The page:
How fast a point on the ground is shaking as a result of an earthquake.
The opening at the earth’s surface through which volcanic materials issue forth.
A measure of resistance to flow in a liquid
A curved chain of volcanic islands (such as the Lesser Antilles) or volcanic mountains (such as the Andes) located near the margins of two plates that has formed due to magmatism at a subduction zone
An area made up of several vents and associated volcanic features.
An earthquake characterized by high-frequency seismic signals thought to be generated by the fracturing of rock in response to the intrusion and migration of magma.
The arrival of volcanic products at the surface of the earth during a single volcanic event or, if clearly linked, a series of volcanic events (e.g. the activity at the Soufrière Hills volcano
since 1995 is considered a single eruption). Eruptions can be explosive or effusive, depending on the physical properties of the magma.
Magma contains dissolved gases that are released into the atmosphere during eruptions. In addition, geothermal systems and areas of cold spring activity also emit large amounts of gases.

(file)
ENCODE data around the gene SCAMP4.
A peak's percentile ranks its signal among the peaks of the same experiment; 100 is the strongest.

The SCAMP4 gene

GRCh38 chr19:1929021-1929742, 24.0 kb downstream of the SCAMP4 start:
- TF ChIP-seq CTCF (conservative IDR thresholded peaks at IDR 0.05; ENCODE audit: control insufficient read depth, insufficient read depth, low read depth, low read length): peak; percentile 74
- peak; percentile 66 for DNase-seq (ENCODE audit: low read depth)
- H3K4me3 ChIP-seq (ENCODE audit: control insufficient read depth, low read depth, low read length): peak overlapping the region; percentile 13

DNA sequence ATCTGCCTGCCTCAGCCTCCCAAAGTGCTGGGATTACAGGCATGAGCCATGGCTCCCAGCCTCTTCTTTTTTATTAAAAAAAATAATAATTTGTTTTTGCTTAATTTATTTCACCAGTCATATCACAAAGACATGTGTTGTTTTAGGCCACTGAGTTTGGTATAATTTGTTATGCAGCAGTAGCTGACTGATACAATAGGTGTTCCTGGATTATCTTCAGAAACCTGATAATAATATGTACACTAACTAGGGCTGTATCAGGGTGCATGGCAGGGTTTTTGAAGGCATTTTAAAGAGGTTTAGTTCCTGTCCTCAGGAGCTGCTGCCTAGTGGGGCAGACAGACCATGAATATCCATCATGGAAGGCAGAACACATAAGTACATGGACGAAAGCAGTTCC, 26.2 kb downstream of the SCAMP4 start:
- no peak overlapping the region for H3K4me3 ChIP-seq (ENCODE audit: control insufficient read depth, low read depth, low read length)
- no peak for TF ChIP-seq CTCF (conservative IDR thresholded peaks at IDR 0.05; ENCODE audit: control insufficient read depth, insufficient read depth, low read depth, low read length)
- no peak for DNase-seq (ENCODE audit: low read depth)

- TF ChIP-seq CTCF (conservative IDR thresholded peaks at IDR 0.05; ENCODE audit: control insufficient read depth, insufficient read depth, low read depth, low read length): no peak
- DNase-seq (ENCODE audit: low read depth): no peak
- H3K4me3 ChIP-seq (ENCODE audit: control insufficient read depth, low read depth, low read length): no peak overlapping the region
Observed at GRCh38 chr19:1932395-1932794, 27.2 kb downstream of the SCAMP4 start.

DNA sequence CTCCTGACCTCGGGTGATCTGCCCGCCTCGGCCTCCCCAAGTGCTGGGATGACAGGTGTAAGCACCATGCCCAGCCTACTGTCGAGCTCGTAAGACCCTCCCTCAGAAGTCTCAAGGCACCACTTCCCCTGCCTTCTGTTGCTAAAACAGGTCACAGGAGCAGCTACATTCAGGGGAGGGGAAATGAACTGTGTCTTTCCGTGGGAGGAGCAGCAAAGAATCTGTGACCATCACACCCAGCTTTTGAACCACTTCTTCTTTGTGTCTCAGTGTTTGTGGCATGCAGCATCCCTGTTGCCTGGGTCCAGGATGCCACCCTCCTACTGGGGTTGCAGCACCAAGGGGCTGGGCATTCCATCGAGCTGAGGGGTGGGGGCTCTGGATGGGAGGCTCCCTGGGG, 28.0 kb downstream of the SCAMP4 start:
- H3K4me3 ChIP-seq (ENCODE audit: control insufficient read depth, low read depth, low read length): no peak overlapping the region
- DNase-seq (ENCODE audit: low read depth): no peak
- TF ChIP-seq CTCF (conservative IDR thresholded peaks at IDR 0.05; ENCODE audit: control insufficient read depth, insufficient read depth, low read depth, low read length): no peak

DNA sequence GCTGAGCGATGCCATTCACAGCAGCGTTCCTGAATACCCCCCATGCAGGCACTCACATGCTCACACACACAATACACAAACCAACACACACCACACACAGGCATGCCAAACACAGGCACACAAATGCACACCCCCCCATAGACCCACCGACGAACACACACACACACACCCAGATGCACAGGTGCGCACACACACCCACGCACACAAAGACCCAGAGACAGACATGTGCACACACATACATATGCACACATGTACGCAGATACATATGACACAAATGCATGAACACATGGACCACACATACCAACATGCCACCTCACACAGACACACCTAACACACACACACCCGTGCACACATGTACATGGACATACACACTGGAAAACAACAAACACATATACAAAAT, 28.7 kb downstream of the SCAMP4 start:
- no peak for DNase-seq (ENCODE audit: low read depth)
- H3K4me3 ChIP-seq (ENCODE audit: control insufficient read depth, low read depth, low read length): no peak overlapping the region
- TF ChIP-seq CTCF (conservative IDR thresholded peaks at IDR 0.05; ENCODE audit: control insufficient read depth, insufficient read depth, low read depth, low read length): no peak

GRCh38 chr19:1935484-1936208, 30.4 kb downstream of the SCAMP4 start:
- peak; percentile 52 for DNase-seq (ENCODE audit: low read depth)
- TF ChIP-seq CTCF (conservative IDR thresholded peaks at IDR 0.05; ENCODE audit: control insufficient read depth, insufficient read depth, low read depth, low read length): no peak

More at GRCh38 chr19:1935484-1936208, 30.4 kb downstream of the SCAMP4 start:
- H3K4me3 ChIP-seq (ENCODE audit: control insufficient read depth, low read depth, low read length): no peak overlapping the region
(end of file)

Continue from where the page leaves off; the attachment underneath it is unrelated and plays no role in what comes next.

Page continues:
The most common gases in volcanic areas are water vapour (H2O), carbon dioxide (CO2) and sulphur dioxide (SO2) with smaller amounts of hydrogen sulphide (H2S), carbon monoxide
(CO), hydrogen chloride (HCl) and hydrogen fluoride (HF).
Volcanic hazard is the probability of a given area being affected by potentially destructive volcanic processes or products within a given period of time.
A volcano is a vent in the Earth’s surface where magma and associated gases erupt. The style of eruption and type of volcano depend on the properties and volume of the magma as well as external factors such as crustal structure and presence of groundwater or geothermal systems.
The study of the generation and movement of molten rock on Earth and other planetary bodies, primarily through volcanoes and volcanic eruptions.
Scientist who studies volcanos and its associated features and hazards.
An explosive eruption of less than 1 km3, but with an eruption column often reaching 10-20 km high.